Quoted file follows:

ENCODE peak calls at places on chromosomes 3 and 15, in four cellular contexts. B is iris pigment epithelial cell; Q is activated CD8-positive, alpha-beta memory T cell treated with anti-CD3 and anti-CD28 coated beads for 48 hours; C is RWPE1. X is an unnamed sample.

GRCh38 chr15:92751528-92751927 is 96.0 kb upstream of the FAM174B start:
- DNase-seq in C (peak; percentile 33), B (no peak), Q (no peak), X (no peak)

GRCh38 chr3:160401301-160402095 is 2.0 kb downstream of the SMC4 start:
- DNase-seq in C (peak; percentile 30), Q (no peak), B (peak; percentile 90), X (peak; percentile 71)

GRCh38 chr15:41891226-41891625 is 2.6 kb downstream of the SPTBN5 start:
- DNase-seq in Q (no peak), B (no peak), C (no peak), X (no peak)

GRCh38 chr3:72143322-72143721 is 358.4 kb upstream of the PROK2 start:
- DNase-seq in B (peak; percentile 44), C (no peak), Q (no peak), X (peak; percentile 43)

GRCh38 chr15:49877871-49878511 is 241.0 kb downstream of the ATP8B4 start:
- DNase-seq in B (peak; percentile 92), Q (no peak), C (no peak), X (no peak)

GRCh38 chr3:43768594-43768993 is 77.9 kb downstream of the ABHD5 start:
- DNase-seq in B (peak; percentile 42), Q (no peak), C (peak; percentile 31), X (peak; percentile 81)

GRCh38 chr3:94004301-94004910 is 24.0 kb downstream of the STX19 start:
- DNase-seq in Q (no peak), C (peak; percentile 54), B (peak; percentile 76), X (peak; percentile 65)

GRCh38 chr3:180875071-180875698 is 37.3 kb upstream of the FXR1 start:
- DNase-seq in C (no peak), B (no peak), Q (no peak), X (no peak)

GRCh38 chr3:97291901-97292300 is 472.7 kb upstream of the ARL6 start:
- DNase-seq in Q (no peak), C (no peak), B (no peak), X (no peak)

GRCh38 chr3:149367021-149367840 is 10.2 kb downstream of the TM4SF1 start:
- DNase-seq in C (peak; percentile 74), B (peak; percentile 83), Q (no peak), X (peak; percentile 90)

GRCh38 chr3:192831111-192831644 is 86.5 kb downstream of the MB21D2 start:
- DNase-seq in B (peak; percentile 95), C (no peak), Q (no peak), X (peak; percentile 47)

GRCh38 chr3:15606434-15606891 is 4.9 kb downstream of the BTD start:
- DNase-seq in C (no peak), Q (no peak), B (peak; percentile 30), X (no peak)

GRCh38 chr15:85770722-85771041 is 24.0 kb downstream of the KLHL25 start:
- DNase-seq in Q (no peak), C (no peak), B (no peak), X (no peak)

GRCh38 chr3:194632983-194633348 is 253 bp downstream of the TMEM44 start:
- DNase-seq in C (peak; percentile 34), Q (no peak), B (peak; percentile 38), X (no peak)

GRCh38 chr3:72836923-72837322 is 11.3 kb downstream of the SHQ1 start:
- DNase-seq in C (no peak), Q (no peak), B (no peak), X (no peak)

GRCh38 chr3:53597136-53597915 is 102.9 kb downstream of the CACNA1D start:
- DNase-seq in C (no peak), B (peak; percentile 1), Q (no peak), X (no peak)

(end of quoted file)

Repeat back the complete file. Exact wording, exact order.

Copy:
ENCODE peak calls at places on chromosomes 3 and 15, in four cellular contexts. B is iris pigment epithelial cell; Q is activated CD8-positive, alpha-beta memory T cell treated with anti-CD3 and anti-CD28 coated beads for 48 hours; C is RWPE1. X is an unnamed sample.

GRCh38 chr15:92751528-92751927 is 96.0 kb upstream of the FAM174B start:
- DNase-seq in C (peak; percentile 33), B (no peak), Q (no peak), X (no peak)

GRCh38 chr3:160401301-160402095 is 2.0 kb downstream of the SMC4 start:
- DNase-seq in C (peak; percentile 30), Q (no peak), B (peak; percentile 90), X (peak; percentile 71)

GRCh38 chr15:41891226-41891625 is 2.6 kb downstream of the SPTBN5 start:
- DNase-seq in Q (no peak), B (no peak), C (no peak), X (no peak)

GRCh38 chr3:72143322-72143721 is 358.4 kb upstream of the PROK2 start:
- DNase-seq in B (peak; percentile 44), C (no peak), Q (no peak), X (peak; percentile 43)

GRCh38 chr15:49877871-49878511 is 241.0 kb downstream of the ATP8B4 start:
- DNase-seq in B (peak; percentile 92), Q (no peak), C (no peak), X (no peak)

GRCh38 chr3:43768594-43768993 is 77.9 kb downstream of the ABHD5 start:
- DNase-seq in B (peak; percentile 42), Q (no peak), C (peak; percentile 31), X (peak; percentile 81)

GRCh38 chr3:94004301-94004910 is 24.0 kb downstream of the STX19 start:
- DNase-seq in Q (no peak), C (peak; percentile 54), B (peak; percentile 76), X (peak; percentile 65)

GRCh38 chr3:180875071-180875698 is 37.3 kb upstream of the FXR1 start:
- DNase-seq in C (no peak), B (no peak), Q (no peak), X (no peak)

GRCh38 chr3:97291901-97292300 is 472.7 kb upstream of the ARL6 start:
- DNase-seq in Q (no peak), C (no peak), B (no peak), X (no peak)

GRCh38 chr3:149367021-149367840 is 10.2 kb downstream of the TM4SF1 start:
- DNase-seq in C (peak; percentile 74), B (peak; percentile 83), Q (no peak), X (peak; percentile 90)

GRCh38 chr3:192831111-192831644 is 86.5 kb downstream of the MB21D2 start:
- DNase-seq in B (peak; percentile 95), C (no peak), Q (no peak), X (peak; percentile 47)

GRCh38 chr3:15606434-15606891 is 4.9 kb downstream of the BTD start:
- DNase-seq in C (no peak), Q (no peak), B (peak; percentile 30), X (no peak)

GRCh38 chr15:85770722-85771041 is 24.0 kb downstream of the KLHL25 start:
- DNase-seq in Q (no peak), C (no peak), B (no peak), X (no peak)

GRCh38 chr3:194632983-194633348 is 253 bp downstream of the TMEM44 start:
- DNase-seq in C (peak; percentile 34), Q (no peak), B (peak; percentile 38), X (no peak)

GRCh38 chr3:72836923-72837322 is 11.3 kb downstream of the SHQ1 start:
- DNase-seq in C (no peak), Q (no peak), B (no peak), X (no peak)

GRCh38 chr3:53597136-53597915 is 102.9 kb downstream of the CACNA1D start:
- DNase-seq in C (no peak), B (peak; percentile 1), Q (no peak), X (no peak)